What is Stress Incontinence?
Stress incontinence is the involuntary loss of urine, which usually happens when stress is placed on the urethra. Common causes of this stress include exercise, laughing, and coughing. When the kidneys, nervous system and urinary tract function properly, the ability to hold urine and control elimination is not a hard task. The sphincter of the bladder surrounds the urethra and squeezes shut to keep urine from leaking out. The detrusor is a muscle inside the bladder wall that must stay relaxed so the bladder can fill with urine. With stress incontinence, the sphincter muscle and pelvic muscles that keep the bladder and urethra in place, become weak. This can occur due to injuries, surgery or medications.
Best and Safest Surgical Treatment of Stress Incontinence in Women
The TVT surgery is the safest surgical treatment of stress incontinence, as it uses a mesh tape to hold the urethra in place rather than cutting or stitching the urethra like other treatments. In women, the tape is inserted through incisions made in the abdomen and then also through cuts in the vaginal wall and no stitches are used to hold the tape in place. The entire surgery takes about a half an hour to complete and is done with only local anesthetics. This is done so that when the surgeon asks, the patient can cough to test the effectiveness of the procedure. For men, the surgery is also done through small incisions in the abdomen and the groin area. The entire procedure for both sexes is done in the same manner, but women need a longer recovery period than men.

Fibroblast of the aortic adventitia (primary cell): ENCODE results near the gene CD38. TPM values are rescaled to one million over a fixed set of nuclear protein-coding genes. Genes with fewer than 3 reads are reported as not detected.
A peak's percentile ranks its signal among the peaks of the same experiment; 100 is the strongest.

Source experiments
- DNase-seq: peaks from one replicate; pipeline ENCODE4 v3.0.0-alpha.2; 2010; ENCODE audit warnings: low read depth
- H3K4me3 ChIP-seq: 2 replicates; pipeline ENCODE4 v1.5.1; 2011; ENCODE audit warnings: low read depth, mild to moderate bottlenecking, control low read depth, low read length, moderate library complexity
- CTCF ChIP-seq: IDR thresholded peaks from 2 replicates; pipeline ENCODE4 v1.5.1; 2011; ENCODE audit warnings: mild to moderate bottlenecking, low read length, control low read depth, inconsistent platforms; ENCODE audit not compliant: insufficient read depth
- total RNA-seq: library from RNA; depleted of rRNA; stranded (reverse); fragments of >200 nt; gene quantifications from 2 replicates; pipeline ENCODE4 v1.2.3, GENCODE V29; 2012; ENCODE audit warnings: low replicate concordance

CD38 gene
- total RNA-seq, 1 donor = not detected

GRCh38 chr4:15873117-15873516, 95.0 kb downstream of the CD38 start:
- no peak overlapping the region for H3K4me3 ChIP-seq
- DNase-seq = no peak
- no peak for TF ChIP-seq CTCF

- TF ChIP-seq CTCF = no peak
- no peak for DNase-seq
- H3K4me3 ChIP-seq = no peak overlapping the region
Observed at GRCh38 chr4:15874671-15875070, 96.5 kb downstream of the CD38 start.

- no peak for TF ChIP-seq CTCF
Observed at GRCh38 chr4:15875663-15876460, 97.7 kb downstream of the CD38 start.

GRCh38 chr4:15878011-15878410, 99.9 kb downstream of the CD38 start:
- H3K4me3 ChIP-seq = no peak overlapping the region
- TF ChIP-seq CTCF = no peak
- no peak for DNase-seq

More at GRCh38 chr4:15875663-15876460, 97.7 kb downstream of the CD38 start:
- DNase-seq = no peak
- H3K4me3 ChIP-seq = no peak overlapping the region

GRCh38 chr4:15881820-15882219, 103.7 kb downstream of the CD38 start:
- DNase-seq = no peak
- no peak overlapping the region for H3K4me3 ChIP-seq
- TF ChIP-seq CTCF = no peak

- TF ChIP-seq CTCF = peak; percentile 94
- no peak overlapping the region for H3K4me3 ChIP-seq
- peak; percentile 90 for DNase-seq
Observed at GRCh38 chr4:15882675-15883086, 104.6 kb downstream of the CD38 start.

Post Operation and Recovery
After the surgery, the patient is asked to urinate so that the bladder’s response and urethra can be tested. An overnight stay may be required, but the patient is often released from the hospital the same day of the procedure. While recovering at home, a catheter may be used to eliminate urine from the body, especially if the reaction of the bladder or urethra is reduced. This allows the body time to relearn how to urinate on command. The surgery causes very little pain or discomfort and recovery times are one to two weeks on average. There are restrictions on sexual activity and strenuous activity of six weeks and on driving for two weeks after surgery to prevent pressure on the surgical site.
It is thought that TVT is the safest surgical treatment of stress incontinence, especially on the obese patient. The risks involved during surgery include puncture of the bladder or a perforation. This risk is higher than that of any other treatments for stress incontinence, but with a cystoscopy, the bladder can be monitored to ensure safety.
WebMD.com from the Incontinence & Overactive Bladder Health Center
MedLinePlus from the article Stress incontinence